As a senior BA I’m obsessed by 2 very simple questions:
- didn’t we forget anything in our to do list?
- do we have an owner for each to do?
Fellow BAs might find this a bit short. Well indeed those 2 obsessions do not define my job at all. I’m also writing requirements, business rules, information models, getting people around the table and creating the conditions of dialogue, designing solutions, making sure they’re built properly and within budget etc etc. What I’m pinpointing are simply my 2 biggest concerns. And frankly, I dare to say those are the concerns of any entrepreneur. I’m also very much aware that it overlaps with the PM concerns, but neither is this the point I want to make.
If you accept my 2 statements that
- each IT project is a change project (from the most evident user facing app till the hidden network software upgrade)
- impacts are potentially everywhere (everything is linked to everything in complex organisations!)
Then I expect you would agree that the business analyst and the project manager have to look at the whole organization if they really want to get the change project done and delivering value and satisfaction.
Okay, so far, so good.
What do we observe on the workfloor during project ideation or scoping?
Simple: IT teams up with ops and accounting for instance. They quickly identify prominent impacts, liaise with a selection of concerned people, sketch a budget, get it approved, form a project team and there it starts. Professional work, no doubt. Delivered in a very short timing, with the people you managed to mobilize. I.e. there are missing parts? By definition.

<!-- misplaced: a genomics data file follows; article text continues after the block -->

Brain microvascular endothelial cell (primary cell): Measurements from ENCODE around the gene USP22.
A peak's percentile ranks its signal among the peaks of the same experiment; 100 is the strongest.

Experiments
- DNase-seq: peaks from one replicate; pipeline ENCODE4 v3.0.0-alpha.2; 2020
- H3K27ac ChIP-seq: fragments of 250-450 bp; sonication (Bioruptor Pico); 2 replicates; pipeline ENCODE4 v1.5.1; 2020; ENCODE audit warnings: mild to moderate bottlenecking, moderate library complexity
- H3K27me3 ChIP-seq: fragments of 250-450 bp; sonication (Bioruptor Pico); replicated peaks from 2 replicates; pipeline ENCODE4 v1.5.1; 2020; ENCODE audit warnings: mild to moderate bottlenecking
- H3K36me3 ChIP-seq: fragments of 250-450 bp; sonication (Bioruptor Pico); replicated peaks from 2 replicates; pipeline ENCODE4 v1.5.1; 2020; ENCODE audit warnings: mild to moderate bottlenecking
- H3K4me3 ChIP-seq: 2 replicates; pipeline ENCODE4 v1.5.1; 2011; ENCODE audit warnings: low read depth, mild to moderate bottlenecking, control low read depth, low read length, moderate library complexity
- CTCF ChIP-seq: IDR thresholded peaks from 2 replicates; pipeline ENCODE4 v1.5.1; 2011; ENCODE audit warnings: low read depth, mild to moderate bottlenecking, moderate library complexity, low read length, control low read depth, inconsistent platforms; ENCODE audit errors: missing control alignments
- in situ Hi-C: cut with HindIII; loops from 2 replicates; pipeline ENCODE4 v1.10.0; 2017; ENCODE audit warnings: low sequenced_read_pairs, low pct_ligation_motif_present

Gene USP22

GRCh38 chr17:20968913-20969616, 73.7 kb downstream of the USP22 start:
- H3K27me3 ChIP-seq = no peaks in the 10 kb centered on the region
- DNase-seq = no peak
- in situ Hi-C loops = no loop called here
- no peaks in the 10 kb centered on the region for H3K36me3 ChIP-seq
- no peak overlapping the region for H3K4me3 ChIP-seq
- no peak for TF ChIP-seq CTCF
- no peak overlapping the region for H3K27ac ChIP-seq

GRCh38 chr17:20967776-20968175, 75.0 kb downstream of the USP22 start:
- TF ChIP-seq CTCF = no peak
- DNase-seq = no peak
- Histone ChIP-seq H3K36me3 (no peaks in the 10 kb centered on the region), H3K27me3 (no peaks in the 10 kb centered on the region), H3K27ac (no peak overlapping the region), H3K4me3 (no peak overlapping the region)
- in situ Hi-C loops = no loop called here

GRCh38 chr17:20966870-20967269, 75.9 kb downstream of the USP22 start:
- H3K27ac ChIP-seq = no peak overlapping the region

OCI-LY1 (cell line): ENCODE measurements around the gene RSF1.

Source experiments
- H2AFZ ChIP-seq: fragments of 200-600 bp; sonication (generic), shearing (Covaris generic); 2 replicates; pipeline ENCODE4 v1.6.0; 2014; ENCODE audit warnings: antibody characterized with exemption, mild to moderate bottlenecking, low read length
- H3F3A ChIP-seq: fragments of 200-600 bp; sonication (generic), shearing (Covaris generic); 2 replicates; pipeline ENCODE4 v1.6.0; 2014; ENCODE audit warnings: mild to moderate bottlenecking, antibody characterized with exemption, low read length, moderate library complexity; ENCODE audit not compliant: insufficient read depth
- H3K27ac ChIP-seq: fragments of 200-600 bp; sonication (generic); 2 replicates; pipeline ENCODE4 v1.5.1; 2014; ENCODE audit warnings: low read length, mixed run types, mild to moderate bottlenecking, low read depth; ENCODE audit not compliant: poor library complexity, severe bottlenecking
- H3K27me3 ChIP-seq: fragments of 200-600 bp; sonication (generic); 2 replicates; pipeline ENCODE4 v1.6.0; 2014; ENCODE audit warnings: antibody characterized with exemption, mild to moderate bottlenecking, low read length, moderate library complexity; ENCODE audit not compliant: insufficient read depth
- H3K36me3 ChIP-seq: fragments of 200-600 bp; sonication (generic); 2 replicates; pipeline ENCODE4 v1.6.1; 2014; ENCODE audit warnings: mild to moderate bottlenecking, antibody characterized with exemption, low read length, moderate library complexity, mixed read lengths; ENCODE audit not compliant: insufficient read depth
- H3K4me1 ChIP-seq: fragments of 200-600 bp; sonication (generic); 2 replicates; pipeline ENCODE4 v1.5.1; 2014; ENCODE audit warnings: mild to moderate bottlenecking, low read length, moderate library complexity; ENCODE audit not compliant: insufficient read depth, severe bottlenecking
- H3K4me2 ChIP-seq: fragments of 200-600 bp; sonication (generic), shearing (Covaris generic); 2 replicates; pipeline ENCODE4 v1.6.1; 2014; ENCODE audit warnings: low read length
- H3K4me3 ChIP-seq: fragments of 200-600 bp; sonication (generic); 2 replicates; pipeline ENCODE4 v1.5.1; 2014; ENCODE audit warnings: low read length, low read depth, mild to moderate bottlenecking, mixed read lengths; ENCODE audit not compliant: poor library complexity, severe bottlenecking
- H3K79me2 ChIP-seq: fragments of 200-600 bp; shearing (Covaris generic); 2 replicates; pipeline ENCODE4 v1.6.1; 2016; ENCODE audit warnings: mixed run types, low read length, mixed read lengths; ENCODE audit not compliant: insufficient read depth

Now, let’s look at the mission of the newly created project team a bit. Is it “get that scope implemented” or “make everything necessary for that change to happen”? And, most importantly, are team members entrepreneurs or executing roles?
If you ever were responsible for a project, you know exactly what I’m coming to, because we all suffered from it at one time or another in our career. It’s the stupid, dangerous and so much engrained belief (or implicit assumption) that if we deliver the scope then the change will happen. And sorry for change managers, but you believe that too.
Even more inconvenient that this very common assumption is solidly locked by a number of bad organizational habits of cultural shortcomings.
- job descriptions
- yearly objectives
And it is also true that there’s nothing you can do as a consultant to change your client culture or organization. And by the way it’s not your mandate.
What can you do then?
- Make sure you’re enthusiastic for the change yourself
- Make sure you’re straight in your boots, do your homework!
- Find allies at the highest level you can reach
- Accept no barriers and do what must be done
Are you ready?
I wish you a New Year full of fantastic results!